United States combat soldiers during the Vietnam War faced many difficult challenges on a day-to-day basis. During the years of massive troop mobilization, 1966-1969, a U.S. soldier’s life was determined by performance, an elusive enemy, overcoming adversity, racism, substance abuse, and at times, luck. Because the war in Vietnam was a fully integrated U.S. conflict, race relations in the military created challenges for soldiers and officers, both black and white. Scholars studying the Vietnam War agree that race relations among soldiers were kept under control in frontline combat situations. This viewpoint claims that both black and white soldiers were more concerned with doing their jobs and surviving the battle than letting the race barrier get between them. In contrast, in the rear and garrisons, the extreme prevalence of racism was comparable to that in the United States.1 James Westheider argues that African American servicemen did not observe an equal representation of black culture on these military bases.2 He emphasizes how the lack of soul music, black entertainers, black magazines, and other products, aided in perpetuating a military experience that catered to the white American soldier and tolerated “personal and institutional racism” against blacks.3 Herman Graham III claims that life in the field was more democratic and life in the rear was more hierarchical; he uses statistics to prove that the military draft was fair towards the African American community and examples of how racism affected both black and white American soldiers.4 Justin McLeod argues that drugs and alcohol were easily obtained, military machismo relied heavily on drug use, and military leaders had a difficult time controlling soldiers with drug problems or addictions.5 These authors concur that drug use escalated as the war in Vietnam continued. They also examine situations where drugs are to blame for violence and disorderly conduct among U.S. soldiers.6 Brush claims that the newspaper media began exposing drug abuse in 1968 which led U.S. Army officials to declare there was a drug problem.7 To summarize: U.S. involvement in Vietnam between 1961-1975 and including the 1966-1969 incursion of American troops, manifested drug use and racism which greatly impacted black and white soldier relations that created tension and violence. The Vietnam War brought many challenges to Americans, one of which was attempting to adapt the U.S. military to suite both black and white soldiers. With troops being recruited into the military from the Johnson Administration’s “Project 100,000” (1966-1969) and the ongoing drug problem among U.S. soldiers that was revealed in 1968; this overlap of drugs and 543,000 troops, ten percent of which were black, must have had a correlation with racial violence in Vietnam.8 Racism in the United States and institutionalized racism in the military during this overlap lead the belief that black soldiers serving during this period would have a different perspective than white soldiers about drug related racism in Vietnam. Therefore, between 1968 and 1971, the highest number of American troops in Vietnam overlapped with the drug epidemic to create an atmosphere of drug induced racism and violence among U.S. soldiers.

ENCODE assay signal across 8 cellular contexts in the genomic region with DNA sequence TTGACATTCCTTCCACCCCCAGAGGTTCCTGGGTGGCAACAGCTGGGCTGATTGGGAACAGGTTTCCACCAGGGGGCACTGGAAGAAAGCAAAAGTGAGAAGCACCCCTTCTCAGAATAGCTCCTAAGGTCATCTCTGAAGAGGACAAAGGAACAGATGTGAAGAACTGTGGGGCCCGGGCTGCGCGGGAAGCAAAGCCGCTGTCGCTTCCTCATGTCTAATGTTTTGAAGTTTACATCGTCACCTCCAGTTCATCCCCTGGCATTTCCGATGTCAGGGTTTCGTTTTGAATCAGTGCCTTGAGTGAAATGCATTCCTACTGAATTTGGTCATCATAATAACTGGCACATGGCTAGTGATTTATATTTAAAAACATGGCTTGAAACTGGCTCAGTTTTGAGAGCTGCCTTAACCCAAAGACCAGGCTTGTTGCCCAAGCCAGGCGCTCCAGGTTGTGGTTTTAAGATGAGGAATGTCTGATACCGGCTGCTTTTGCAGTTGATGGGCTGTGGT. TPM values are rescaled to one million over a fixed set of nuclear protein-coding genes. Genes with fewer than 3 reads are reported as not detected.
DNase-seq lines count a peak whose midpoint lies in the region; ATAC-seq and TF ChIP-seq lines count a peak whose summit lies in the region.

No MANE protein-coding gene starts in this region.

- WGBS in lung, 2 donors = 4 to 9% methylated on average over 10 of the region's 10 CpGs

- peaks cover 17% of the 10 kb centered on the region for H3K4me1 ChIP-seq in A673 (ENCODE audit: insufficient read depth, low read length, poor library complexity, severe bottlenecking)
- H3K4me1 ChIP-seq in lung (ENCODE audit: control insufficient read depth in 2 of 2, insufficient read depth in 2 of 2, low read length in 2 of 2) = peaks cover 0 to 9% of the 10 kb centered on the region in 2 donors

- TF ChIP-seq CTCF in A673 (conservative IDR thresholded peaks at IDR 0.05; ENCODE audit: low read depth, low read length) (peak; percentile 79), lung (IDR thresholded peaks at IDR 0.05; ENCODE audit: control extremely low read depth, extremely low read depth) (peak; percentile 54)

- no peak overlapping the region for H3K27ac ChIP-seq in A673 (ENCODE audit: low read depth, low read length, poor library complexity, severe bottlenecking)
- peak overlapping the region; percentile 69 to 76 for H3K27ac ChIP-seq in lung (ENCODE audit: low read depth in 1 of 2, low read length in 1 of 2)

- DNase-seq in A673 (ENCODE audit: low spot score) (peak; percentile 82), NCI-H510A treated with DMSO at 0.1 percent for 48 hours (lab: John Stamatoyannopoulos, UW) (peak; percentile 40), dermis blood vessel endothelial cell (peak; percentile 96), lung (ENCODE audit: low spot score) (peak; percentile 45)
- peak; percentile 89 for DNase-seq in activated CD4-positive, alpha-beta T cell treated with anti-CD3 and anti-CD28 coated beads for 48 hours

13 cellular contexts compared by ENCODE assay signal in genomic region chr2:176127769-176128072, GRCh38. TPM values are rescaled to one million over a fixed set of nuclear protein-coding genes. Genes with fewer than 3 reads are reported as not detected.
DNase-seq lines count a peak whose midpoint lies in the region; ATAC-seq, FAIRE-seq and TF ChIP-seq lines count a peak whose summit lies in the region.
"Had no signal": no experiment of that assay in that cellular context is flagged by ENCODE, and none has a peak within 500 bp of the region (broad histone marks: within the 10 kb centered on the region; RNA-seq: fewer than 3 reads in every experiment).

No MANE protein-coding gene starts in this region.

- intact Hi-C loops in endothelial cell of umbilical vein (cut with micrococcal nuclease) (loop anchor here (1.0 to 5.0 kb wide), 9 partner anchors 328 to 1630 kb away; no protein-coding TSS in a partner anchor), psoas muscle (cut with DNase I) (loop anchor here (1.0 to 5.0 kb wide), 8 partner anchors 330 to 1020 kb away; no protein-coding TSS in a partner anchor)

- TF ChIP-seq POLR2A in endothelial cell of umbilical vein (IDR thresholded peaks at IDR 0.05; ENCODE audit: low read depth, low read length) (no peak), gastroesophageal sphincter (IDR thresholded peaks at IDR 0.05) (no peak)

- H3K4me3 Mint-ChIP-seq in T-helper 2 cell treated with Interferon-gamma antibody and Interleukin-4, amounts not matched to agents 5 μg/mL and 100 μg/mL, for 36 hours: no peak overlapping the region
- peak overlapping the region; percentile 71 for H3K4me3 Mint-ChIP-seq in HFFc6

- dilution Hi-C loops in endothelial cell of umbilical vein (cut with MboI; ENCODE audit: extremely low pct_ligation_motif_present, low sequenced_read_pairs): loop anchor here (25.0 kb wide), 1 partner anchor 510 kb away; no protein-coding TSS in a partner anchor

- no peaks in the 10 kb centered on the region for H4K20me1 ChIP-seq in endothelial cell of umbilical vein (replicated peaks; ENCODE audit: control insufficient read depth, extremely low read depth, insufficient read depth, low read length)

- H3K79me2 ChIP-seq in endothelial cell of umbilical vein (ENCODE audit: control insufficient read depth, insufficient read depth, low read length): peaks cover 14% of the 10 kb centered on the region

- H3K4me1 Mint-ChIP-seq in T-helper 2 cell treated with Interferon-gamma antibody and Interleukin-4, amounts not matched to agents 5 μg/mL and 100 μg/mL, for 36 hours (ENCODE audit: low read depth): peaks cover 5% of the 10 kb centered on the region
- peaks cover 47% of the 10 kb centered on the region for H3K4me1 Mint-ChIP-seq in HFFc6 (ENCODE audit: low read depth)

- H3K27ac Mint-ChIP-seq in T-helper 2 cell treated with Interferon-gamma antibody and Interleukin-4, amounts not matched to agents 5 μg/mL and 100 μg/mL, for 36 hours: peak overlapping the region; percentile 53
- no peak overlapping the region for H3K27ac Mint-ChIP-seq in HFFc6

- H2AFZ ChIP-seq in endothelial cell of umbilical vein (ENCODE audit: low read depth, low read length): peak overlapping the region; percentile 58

An examination of these scenes of violence within the U.S. military during the Vietnam War is effectively analyzed from the perspective of black servicemen between 1968 and 1971. These men served in Vietnam during the peak of Project 100,000 and the escalating years of American drug usage and addiction during the Vietnam War.9 The primary research is based on seventeen randomly selected online oral interviews from military personnel who served between 1968 and 1971. The racial breakdown of men interviewed is twelve white soldiers and five black soldiers. For a larger sample